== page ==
“Mid-week Notes” – A weekly column – 11/08/16
THE foreign diplomats have been briefed and assured that Malaysia remains a safe destination for their nationals to visit but whether they in turn will agree to inform their people so is uncertain.
Countries like the United States, Britain and Australia have been known to issue travel advisory not in favour of Malaysia despite our assurances and we can’t stop them from doing this because they have their way of evaluating a situation.
In the case of waters off Sabah, foreign missions would surely base their advisory on incidents reported and no amount of briefings is going to change their minds. Even locals have commented on the frequency of kidnappings in those waters of late, which also included victims from Indonesia.
Our enforcement agencies also must not be seen to take their guard down when the situation appears to return to “normal”.
Since a few months ago we have put the army and police carrying firearms on joint patrols in some areas of Kuala Lumpur but those working in the city centre say they have not seen these foot patrols on a daily basis.
If you link this safety issue to tourism, our officials have to go a step further by looking at whether KL as a city makes the foreign tourist feel welcomed. The goal should also be to try and reduce any anxiety or enforcement action interpreted as high-handed and perceived to be based on profiling.
Look like a central Asian, an African, a Thai, Filipino or Vietnamese and dress in a certain way in some sections of the city and there’s a possibility that you’ll be stopped in the streets by uniformed personnel.
I have seen how their passports are checked and their handbags searched on the pavements, in full view of the public.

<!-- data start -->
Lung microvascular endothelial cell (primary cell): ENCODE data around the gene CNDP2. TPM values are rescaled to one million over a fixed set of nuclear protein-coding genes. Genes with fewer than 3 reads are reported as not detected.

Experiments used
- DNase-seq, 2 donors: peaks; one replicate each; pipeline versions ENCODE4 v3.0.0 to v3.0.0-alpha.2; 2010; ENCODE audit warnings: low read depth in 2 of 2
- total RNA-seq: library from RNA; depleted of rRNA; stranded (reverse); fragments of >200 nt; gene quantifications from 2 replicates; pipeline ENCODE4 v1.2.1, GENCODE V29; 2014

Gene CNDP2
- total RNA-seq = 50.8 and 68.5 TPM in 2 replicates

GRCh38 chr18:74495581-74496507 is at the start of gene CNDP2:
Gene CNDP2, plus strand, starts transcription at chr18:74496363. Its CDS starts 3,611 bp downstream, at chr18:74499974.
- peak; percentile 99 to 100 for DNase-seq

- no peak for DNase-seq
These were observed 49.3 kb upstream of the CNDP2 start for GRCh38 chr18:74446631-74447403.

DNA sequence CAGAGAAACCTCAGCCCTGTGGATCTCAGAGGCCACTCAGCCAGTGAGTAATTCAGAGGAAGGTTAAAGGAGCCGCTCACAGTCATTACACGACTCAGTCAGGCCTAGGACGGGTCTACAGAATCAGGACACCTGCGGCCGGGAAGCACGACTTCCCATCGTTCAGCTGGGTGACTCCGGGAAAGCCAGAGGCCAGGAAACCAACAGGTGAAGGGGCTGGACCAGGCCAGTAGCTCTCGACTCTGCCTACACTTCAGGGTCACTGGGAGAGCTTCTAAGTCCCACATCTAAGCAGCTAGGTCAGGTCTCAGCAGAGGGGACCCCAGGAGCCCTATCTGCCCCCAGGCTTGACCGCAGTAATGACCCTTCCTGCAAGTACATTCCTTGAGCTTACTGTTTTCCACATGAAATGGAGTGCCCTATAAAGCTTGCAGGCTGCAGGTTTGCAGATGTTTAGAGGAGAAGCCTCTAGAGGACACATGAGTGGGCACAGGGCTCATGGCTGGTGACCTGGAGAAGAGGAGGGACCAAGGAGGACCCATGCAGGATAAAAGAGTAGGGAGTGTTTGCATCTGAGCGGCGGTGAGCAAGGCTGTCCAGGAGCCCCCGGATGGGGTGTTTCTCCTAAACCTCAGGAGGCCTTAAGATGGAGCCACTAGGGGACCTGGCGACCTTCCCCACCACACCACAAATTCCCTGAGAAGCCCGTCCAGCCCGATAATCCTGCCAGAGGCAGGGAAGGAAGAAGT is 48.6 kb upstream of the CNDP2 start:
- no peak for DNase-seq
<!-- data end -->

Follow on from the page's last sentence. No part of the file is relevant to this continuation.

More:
With tourist arrival numbers last year down to almost the 2013 total, which means less revenue for the country, this must surely be a concern for Tourism Malaysia.
Those familiar with the city’s night-life can attest to the fact that whenever there’s a widely publicised enforcement action on entertainment centres, the clientele goes down drastically for three or four days.
This in turn affects the income of the centres and their staff and ultimately the country’s too by way of taxes.
Follow the news from countries around the globe and ask Malaysians who travel often to foreign cities popular with tourists and they will tell you that enforcement against nightspots on the scale seen not only in KL but also in other major cities in the country is unheard of.
Who would want to go to Bali, Bangkok or Phuket if their chilling out time at the bars and clubs is interrupted by checks by enforcement agencies? Similarly in London, Paris or Rio de Janeiro.
And if there’s one place where tourism is picking up again after the weeks of street demonstrations and political uncertainty dragged the statistics down in the last few years, it is Thailand, just north of us.
Last year more tourists went there and the numbers so far this year are getting better.
A report from there yesterday said that the estimated arrivals for this year should reach 33 million, and that is at least three million more than our target of 30.5 million, which is about five million more than last year’s total.
One of their main targets this year is to attract more Russians, of whom there were 800,000 last year and about 1.1 million expected this year.
The other aspect that we are way behind Thailand is in terms of revenue from tourism.
It would be foolhardy for any country to ignore the positives tourists from Russia bring. Someone in the hotel sector in KL confirms that they are indeed big spenders and he wonders why we haven’t been promoting more aggressively our country to them.
By the way the Russians should feel at home in a city like Pattaya, where it is said that the Russian mafia moved in about 30 years ago to be involved in the entertainment business.
The other people being targeted by Thailand are travellers from Kazakhstan.